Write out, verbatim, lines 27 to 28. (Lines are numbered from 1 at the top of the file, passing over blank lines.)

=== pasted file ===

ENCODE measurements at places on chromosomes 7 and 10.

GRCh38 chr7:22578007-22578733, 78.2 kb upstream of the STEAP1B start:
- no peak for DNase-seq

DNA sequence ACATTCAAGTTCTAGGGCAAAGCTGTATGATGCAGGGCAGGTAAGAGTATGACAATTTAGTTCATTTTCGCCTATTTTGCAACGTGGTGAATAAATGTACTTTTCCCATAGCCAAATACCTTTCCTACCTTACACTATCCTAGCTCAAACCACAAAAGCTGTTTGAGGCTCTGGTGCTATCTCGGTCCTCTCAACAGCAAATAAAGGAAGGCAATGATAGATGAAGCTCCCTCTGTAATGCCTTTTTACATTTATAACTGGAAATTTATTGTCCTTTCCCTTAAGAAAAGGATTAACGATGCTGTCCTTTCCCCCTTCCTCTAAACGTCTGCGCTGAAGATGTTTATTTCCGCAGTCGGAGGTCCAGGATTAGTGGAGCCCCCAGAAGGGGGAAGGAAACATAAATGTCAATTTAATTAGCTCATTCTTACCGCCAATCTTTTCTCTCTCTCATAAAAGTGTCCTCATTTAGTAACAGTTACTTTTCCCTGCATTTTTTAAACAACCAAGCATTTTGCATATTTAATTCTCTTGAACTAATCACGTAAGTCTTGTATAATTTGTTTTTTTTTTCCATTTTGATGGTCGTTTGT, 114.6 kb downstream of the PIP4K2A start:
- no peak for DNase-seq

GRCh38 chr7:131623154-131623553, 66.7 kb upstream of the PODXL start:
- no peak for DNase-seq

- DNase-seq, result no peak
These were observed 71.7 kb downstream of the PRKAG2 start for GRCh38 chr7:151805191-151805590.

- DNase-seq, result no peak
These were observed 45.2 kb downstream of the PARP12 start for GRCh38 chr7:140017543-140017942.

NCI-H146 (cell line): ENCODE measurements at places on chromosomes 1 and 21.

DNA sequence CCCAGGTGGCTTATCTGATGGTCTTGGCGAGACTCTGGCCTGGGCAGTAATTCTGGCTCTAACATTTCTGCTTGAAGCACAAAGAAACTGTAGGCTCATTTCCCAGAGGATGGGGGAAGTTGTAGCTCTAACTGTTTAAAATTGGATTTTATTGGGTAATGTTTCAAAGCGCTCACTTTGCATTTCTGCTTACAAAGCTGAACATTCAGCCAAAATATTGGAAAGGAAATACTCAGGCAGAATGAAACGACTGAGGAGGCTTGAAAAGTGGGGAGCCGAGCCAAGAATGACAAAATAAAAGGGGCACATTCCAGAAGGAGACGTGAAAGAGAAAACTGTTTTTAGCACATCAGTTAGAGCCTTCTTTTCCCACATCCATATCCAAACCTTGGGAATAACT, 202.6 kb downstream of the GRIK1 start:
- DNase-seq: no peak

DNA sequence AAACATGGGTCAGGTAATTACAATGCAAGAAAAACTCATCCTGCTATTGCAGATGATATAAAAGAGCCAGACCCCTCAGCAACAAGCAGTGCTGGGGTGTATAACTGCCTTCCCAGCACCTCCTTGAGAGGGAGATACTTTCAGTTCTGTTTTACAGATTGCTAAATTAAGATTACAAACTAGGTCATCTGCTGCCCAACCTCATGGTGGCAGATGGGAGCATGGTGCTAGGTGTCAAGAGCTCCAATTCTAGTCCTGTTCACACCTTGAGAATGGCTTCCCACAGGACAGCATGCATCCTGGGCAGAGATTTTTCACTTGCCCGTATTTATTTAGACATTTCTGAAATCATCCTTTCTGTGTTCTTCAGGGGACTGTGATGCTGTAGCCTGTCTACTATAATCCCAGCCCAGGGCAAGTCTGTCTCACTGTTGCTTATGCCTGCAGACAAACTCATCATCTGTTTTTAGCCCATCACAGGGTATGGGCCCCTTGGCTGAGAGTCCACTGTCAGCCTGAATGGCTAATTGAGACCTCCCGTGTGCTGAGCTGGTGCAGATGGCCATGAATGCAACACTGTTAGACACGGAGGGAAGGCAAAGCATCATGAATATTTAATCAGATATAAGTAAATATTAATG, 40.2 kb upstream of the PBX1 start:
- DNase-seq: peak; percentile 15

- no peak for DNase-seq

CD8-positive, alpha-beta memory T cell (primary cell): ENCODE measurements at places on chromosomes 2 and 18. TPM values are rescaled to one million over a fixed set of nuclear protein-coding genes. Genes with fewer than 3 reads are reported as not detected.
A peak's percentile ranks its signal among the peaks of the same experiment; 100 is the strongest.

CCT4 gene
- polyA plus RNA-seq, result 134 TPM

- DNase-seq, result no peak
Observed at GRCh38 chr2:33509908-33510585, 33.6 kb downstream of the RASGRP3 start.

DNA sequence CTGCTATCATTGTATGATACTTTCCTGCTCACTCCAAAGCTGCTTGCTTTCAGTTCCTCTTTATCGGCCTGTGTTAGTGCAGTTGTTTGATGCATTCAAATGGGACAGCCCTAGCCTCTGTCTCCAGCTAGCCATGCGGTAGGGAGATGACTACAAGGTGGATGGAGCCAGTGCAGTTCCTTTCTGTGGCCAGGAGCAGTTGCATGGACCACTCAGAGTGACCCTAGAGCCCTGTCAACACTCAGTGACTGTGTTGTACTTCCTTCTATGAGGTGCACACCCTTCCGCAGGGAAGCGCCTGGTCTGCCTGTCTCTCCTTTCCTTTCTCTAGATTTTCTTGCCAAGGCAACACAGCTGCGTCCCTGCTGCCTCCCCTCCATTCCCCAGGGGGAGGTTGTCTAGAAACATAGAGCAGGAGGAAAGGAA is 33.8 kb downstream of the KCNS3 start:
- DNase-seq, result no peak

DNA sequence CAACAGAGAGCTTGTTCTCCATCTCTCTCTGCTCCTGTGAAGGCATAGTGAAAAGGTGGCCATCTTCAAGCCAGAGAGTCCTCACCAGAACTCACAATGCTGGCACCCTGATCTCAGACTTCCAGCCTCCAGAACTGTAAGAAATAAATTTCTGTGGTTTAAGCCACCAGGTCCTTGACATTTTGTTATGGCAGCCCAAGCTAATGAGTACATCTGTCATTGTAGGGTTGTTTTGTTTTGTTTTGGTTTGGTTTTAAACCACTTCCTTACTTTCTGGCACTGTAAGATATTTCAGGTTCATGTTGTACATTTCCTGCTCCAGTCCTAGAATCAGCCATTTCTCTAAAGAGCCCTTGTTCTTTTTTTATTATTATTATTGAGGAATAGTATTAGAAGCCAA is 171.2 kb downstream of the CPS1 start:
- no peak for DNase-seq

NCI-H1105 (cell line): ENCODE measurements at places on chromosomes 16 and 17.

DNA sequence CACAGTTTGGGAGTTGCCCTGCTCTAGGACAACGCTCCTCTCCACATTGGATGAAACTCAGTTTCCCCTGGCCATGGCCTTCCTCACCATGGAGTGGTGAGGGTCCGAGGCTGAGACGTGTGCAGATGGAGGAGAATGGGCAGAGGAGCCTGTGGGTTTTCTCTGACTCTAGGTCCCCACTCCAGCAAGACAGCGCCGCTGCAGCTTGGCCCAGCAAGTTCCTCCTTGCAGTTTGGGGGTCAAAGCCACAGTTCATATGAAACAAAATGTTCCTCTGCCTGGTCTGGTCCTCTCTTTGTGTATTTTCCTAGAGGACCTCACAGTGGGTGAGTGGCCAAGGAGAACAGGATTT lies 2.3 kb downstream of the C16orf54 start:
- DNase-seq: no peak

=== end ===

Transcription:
- no peak for DNase-seq

NCI-H1105 (cell line): ENCODE measurements at places on chromosomes 16 and 17.